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Mike Faust was the runner-up in the heavyweight bracket at the Keystone Classic. (Ryan Shadis/The Daily Pennsylvanian)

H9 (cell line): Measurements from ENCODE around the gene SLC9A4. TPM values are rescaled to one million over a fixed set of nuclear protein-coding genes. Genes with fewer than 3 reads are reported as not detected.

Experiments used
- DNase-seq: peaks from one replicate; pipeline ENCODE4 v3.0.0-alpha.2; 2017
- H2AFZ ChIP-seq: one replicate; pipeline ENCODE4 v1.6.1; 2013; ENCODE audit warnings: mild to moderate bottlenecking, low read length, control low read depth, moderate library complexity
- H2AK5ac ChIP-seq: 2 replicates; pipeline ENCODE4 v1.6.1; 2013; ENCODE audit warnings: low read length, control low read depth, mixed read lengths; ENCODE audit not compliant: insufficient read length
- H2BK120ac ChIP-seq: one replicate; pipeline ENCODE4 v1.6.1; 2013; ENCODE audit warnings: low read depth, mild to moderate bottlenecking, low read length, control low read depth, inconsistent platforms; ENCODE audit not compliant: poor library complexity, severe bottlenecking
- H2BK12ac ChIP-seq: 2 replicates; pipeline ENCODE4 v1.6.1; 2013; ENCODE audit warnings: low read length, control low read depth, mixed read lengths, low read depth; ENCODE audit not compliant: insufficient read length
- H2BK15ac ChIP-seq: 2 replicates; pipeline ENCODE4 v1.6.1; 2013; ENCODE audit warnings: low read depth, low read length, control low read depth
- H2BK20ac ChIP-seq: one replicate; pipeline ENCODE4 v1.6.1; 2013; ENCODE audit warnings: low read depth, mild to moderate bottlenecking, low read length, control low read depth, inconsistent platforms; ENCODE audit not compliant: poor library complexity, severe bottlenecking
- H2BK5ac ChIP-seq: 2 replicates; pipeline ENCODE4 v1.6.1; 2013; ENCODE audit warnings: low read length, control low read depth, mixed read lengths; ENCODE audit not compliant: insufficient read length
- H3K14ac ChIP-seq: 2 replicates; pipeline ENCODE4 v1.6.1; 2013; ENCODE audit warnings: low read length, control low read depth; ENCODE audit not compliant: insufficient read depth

There were no surprises in the final team rankings at this year's Keystone Classic. As expected, the Penn wrestling team finished first in a field of seven teams on Saturday at the Palestra. The Quakers scored 111.5 points en route to capturing the overall team title. Rider, which edged Penn out for the title last year by 4.5 points, finished a fairly distant second (100.0). Virginia took third place (93.0), and Seton Hall was right behind the Cavaliers in fourth place (90.0). Brown, American and the Citadel finished fifth, sixth and seventh, respectively. One of the big stories of the tournament was the tremendous effort from the Penn freshmen. Ranked as the No. 4 recruiting class in the nation by Amateur Wrestling News, the youngest of Penn's wrestlers proved just how good they were. "We expect these freshmen to step up to the collegiate ranks and compete with confidence in their abilities," Penn coach Roger Reina said. Penn freshman Mason Lenhard won the 125-pound weight class. En route to winning his bracket, the third-seeded Lenhard defeated both of the higher-seeded wrestlers at 125. First, he knocked off second-seeded Willie Harris from American, 7-3, in the semifinals. Lenhard then won an 8-6 decision over top-seeded Jerold Limongelli from Rider. Lenhard's two-point takedown with 20 seconds left in the final period, which put him up 8-5, sealed the victory. "It's good to start off [the season] that way, beating a good kid in the finals," Lenhard said. "I'm glad things went well this tournament, and look forward to doing this all year." Penn's Mike Faust, the No. 5 seed in the heavy weight bracket, also showed that he is a force to be reckoned with. The Baltimore native defeated top-seeded Bronson Lingamfelter from Brown, 2-1, with an overtime escape in the semifinals. With the entire Palestra crowd behind him, Faust escaped the clutches of Lingamfelter with just three seconds left in the fifth period. Faust ended the day as the runner-up after losing, 2-1, on an overtime escape to second-seeded Josh Etu from Virginia. Two other freshmen also placed. Jeff Eveleth finished third at 133, and Greg Hallahan took fifth at 165. Besides Lenhard, three other Penn wrestlers won their brackets, including senior Tim Ortman. The former Penn sprint football star defeated top-seeded Denis Alampiev from American, 11-7, in the finals to win at 165. This victory came after an unexpectedly close semifinal match against Rider's Nick Catone. After three two-minute periods and a one-minute overtime period, the score stood at 2-2. Ortman lost the coin toss, and consequently had to ride Catone for 30 solid seconds. In the face of immense pressure, Ortman did just that. "I knew that if I went to his ankle, I could hold him down, because he was pretty tired," Ortman said. Co-captain Mike Fickell was equally impressive at 197. In a weight class with only six wrestlers, the Penn senior automatically advanced to the semifinals. Fickell, who won last year's Keystone Classic at 197, defended his title by winning both of his matches by fall at 2:55. Perhaps the most impressive sight on Saturday at the Palestra was the manner in which senior co-captain Yoshi Nakamura dismantled his opponents. Although he didn't pin any opponents in his four wins, Nakamura did win twice by technical fall. He dominated each match -- winning by scores of 21-6, 11-3, 17-6 and 20-4. "In beating my guy in the finals by a tech fall, it really shows that I've grown from my injury, and that I've learned from it," Nakamura said. "All things happen for a reason, and you've got to learn from it and go on to new things." Nakamura was also given the Champion of Champions Award at the end of the tournament. Rounding out Penn's place winners were Nebraska transfer Joe Henson, who finished second at 149; sophomore Jody Giuricich, who finished third at 157; and junior Craig Melcher, who finished fifth at 174. The Quakers will return to action on December 3, when they travel to Happy Valley for the Penn State Open.

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